Ideas to actions

For me though, the notebook is more of an action device. You cannot be sure when an idea comes so having pen and paper to hand is one sure way of making sure it doesn't disappear into the ether.

Richard Branson is a big fan of notebooks and encourages us in his blog to always write down ideas. On one occasion the only paper he had to hand was his passport so he used that to record what was on his mind.

So here's the thing...

Was there anything in this post that was worth noting? Do you take notes? And if you do how do you take and keep them? What kind of things would we see recorded in your notebook?  Maybe you use electronic devices - is there still a place for pen and paper in your digital world.

Heat control for office behaviours?

The automatic thermostat for our electric frying pan is labelled self control.
If that could be plugged into our behaviours in the workplace, I wonder how often it would need to self adjust.
What behaviours in office life raise the heat?
Setting deadlines? Not getting recognition? Unreasonable expectations or demands? Dealing with difficult colleagues? Abrasive management style?
What cools things down?
Feeling appreciated? Getting recognition? Being kept informed? Getting meaningful feedback?
What raises your self control setting to red?
And what ensures an optimum position for effective working? You know that setting don't you? It's the one that's neither in the frying pan nor in the fire.
Continued success!



Metaphors and Metaphorms

It has been fun going through old digital photos, retrieved from the hard disk of a previous computer. They are now transferred to my laptop, curated through Picasa and backed up to Google+.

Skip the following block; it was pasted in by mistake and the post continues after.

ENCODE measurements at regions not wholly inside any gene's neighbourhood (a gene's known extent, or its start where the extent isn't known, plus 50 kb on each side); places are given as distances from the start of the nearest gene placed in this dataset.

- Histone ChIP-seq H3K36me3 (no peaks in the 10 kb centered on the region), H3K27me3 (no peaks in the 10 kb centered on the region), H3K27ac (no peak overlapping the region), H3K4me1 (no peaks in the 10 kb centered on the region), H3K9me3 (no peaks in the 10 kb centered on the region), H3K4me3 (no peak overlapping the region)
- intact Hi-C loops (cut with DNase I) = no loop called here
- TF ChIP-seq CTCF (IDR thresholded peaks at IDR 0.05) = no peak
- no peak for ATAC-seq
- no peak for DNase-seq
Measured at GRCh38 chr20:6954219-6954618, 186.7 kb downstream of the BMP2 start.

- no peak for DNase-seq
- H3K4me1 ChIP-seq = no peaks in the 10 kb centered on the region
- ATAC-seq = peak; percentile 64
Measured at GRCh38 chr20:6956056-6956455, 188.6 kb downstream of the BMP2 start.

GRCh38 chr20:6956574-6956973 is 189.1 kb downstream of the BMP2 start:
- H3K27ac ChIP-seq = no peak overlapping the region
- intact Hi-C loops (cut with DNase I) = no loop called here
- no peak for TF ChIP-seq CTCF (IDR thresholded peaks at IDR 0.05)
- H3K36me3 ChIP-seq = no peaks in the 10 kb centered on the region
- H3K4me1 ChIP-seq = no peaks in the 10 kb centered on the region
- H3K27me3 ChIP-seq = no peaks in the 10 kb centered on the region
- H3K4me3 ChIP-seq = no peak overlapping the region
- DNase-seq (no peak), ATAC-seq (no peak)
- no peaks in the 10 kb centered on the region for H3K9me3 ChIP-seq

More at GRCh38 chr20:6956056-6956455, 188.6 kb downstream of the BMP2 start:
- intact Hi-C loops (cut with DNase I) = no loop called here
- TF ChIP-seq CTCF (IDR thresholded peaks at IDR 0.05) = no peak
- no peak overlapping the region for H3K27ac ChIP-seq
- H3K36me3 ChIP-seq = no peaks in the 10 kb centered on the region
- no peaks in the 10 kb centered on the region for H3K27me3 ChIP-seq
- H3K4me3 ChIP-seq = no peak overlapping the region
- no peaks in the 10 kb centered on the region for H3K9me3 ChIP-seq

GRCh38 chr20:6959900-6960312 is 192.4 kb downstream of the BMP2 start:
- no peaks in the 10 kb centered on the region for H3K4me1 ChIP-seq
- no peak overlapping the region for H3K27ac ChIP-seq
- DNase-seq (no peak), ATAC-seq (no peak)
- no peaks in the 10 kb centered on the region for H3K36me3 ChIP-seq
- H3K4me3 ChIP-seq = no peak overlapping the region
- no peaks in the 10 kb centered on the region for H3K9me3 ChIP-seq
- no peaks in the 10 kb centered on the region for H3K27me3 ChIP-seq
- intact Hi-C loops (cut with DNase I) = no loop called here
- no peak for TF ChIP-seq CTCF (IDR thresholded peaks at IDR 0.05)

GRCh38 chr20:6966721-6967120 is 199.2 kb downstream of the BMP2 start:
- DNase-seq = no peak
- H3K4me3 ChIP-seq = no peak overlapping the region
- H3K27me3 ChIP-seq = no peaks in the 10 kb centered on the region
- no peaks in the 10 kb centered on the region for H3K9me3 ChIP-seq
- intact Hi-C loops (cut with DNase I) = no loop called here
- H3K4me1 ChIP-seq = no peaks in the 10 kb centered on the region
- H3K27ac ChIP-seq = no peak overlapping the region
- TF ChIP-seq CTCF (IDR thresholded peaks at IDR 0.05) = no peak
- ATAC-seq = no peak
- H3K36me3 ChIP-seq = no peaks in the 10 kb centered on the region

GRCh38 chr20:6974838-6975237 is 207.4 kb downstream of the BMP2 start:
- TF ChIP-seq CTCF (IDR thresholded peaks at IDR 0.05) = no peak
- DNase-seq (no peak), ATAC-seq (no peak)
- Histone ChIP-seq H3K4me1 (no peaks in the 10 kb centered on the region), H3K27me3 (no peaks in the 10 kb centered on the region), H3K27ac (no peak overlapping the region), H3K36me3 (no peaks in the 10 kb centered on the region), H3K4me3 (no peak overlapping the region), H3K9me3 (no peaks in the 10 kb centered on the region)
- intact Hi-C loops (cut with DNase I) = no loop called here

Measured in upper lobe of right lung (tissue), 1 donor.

Many of the photos belong to 2 ongoing album collections that from time to time I share on Facebook. The largest is called "Closed Openings" - some of my favourite pictures of closed windows, doors, gates and other openings.  The other is called "Postbox Read", a collection of the various pillar and wall postal boxes that are so common place we sometimes miss the fact that many date from the time of Victoria.

Other photos were taken for use in some presentation or other. Pictures are worth a thousand words and a well chosen image can make a presentation by reinforcing a point.  Same goes for blogposts and articles.  Just check how many writers use visuals from professional picture galleries.

Using attributes of one thing to describe an unrelated something else is the business of metaphor.  Shakespeare was master of this:  Think of Hamlet and "taking arms against a sea of troubles".  Lovely image that.  Metaphors are powerful tools in story telling.

So too are Metaphorms.  I first came across that term in a book by artist, Todd Siler.  It had a powerful impact. I recall that there was a call to action near the end of the book where the author/artist invited readers to share with him their own observations. Ahead of its time, I think.

Sadly, I cannot track down a copy of the book but have found that it dates from the late eighties. I was pleased then to find this blogpost on Metaphorms. Please check it out.

Back then to the pictures.  I wonder whether you think the picture shown in this post relates to organisational life today.